15 Twitter reactions from Trump abandoning the Paris climate agreement.
Donald Trump has announced he will pull the United States from the Paris climate accord.
The decision, which comes from an administration with virtually no science advisors, runs counter to pretty much every other industrialized country in the world and a 5-to-1 consensus among voters that we should stay in the agreement.
The Paris deal is a voluntary agreement, signed in 2015, in which 197 countries agreed to try to reduce their carbon dioxide emissions with the goal of keeping global warming under 2 degrees Celsius (3.6 degrees Fahrenheit).
Trump's decision did not go unnoticed on Twitter, where people rained down fire.
Multiple people covered the crowds that were gathering outside the White House.
Elon Musk, who had threatened to leave Trump's presidential council if we left Paris, jumped in:
And Leo DiCaprio gave some advice for all who were shocked and upset by the news.
Meanwhile, news organizations provided some helpful context.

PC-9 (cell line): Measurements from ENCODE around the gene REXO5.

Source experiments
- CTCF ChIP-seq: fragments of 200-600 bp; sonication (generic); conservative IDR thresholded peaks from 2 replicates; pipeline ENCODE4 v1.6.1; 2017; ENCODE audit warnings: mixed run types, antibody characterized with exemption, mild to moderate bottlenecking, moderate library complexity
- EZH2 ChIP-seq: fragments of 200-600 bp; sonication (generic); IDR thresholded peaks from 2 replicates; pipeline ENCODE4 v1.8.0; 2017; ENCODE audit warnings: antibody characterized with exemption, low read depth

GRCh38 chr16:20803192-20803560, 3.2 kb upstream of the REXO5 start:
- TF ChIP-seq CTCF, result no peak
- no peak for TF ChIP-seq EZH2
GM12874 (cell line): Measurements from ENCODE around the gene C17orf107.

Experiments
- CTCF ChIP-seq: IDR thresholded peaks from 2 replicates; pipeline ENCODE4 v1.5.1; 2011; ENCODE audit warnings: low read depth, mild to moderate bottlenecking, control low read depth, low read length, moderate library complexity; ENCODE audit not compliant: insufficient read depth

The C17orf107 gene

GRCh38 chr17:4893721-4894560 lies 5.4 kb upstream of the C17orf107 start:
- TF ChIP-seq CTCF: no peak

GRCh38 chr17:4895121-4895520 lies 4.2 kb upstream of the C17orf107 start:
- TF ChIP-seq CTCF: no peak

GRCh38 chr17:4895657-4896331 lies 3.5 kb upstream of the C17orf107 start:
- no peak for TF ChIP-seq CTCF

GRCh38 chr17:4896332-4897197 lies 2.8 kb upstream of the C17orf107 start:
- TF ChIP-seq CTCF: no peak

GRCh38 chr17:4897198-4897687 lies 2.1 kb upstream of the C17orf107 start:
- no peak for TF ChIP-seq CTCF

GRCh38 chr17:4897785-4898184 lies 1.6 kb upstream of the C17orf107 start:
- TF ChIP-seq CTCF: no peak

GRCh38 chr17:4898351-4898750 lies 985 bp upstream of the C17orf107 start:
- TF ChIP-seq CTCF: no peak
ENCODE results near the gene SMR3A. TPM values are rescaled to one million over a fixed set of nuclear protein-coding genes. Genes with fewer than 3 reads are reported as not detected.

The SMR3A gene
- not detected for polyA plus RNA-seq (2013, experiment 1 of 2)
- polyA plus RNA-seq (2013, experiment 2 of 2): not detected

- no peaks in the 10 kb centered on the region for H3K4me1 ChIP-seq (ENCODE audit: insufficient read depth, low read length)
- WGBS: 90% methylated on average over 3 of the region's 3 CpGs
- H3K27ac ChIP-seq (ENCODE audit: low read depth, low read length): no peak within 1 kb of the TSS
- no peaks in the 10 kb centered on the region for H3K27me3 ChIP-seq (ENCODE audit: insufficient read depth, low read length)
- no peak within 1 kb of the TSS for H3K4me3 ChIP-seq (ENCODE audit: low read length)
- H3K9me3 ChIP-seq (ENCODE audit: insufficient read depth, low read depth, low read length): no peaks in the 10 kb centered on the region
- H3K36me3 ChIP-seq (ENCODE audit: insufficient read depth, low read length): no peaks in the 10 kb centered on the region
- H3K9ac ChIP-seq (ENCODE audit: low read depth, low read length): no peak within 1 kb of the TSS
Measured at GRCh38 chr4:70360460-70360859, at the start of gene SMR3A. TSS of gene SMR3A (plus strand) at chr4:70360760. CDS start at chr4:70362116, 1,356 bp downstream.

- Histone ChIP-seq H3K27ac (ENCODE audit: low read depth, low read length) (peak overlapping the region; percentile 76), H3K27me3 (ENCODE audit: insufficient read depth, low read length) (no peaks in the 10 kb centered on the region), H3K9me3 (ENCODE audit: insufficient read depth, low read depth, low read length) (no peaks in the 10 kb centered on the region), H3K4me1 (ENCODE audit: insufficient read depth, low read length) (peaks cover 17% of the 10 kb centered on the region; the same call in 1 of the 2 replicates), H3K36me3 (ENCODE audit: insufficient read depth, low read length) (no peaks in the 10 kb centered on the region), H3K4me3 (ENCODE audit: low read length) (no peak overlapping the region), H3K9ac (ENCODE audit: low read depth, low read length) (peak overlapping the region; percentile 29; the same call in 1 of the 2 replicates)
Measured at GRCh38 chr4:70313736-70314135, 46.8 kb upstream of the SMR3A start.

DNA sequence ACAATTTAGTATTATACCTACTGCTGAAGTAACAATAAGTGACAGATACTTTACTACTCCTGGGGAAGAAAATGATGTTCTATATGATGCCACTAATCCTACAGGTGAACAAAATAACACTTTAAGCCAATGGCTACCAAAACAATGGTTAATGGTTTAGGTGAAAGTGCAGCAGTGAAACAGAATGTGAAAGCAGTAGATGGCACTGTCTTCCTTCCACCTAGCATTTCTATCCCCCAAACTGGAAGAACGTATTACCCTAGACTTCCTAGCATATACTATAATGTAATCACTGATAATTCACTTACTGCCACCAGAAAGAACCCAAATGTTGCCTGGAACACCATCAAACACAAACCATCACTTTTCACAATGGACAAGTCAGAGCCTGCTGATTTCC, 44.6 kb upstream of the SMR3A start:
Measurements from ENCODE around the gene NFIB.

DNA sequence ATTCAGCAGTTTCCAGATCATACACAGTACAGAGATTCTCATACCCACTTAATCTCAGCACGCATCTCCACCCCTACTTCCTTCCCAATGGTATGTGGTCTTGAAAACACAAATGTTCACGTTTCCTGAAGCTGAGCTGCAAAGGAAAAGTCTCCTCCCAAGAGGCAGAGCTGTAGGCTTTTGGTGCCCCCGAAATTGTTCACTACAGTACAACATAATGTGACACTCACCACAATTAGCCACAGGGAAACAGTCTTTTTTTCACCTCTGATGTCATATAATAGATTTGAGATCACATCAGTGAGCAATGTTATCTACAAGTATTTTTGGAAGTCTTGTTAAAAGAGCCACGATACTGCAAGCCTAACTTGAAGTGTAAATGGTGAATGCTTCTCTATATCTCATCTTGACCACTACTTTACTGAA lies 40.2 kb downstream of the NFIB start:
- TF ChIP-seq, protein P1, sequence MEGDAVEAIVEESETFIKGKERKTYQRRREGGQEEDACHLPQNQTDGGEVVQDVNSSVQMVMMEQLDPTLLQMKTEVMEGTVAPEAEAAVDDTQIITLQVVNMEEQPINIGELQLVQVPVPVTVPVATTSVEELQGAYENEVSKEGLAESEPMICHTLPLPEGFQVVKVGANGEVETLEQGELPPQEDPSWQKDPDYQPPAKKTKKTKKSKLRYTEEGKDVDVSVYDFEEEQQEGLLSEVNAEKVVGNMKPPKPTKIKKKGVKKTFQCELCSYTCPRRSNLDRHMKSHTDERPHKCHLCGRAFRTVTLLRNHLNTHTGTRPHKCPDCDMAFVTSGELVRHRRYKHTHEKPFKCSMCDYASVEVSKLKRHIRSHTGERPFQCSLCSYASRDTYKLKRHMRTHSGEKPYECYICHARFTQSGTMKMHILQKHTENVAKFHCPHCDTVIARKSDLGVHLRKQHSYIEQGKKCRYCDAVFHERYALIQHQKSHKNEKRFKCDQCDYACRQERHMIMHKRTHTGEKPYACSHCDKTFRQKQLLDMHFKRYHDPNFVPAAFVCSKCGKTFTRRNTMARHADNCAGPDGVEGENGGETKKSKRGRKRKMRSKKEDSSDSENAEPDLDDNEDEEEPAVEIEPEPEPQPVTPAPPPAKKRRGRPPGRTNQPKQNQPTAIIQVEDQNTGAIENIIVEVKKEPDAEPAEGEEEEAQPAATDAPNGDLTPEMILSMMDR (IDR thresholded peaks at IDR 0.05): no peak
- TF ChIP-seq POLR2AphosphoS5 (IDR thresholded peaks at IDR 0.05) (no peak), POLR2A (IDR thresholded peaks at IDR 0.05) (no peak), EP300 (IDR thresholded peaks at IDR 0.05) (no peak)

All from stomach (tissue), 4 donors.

CNN introduced America to our illustrious new group of neighbors.
The only two countries that didn't sign were Nicaragua, which actually wanted to do more, and Syria, which is the middle of a civil war.
In what must have been one of Trump's proudest sound bites, he said he was elected to represent Pittsburgh, not Paris. Some people couldn't resist pointing a couple things out.
Including the city's mayor.
Other local and state level government officials also joined in, letting the country know that they're committed to Paris, no matter what Trump says.
Both New York Mayor Bill de Blasio and New York Gov. Andrew Cuomo made sure their city and state knew they were in this for the long haul, as did Gov. Jerry Brown in California.
Bernie Sanders also chimed in.
Barack Obama, who signed the agreement back in 2015, called on everyone to do their part.
"I'm confident that our states, cities, and businesses will step up and do even more to lead the way," the former president wrote.
The message is clear. This was a dumb move, but the Paris agreement — and the hopes and drive behind it — will survive.
The European Union and China as well as numerous American states and cities have all vowed to abide by the plan's regulations, no matter what Trump does on a federal level. The fact is, the U.S. is already shifting to cleaner fuels and renewables, and solar power now employs more people than coal.
Plus, the Paris climate deal is scheduled to come into force on Nov. 4, 2020. Coincidentally, right after the next Election Day.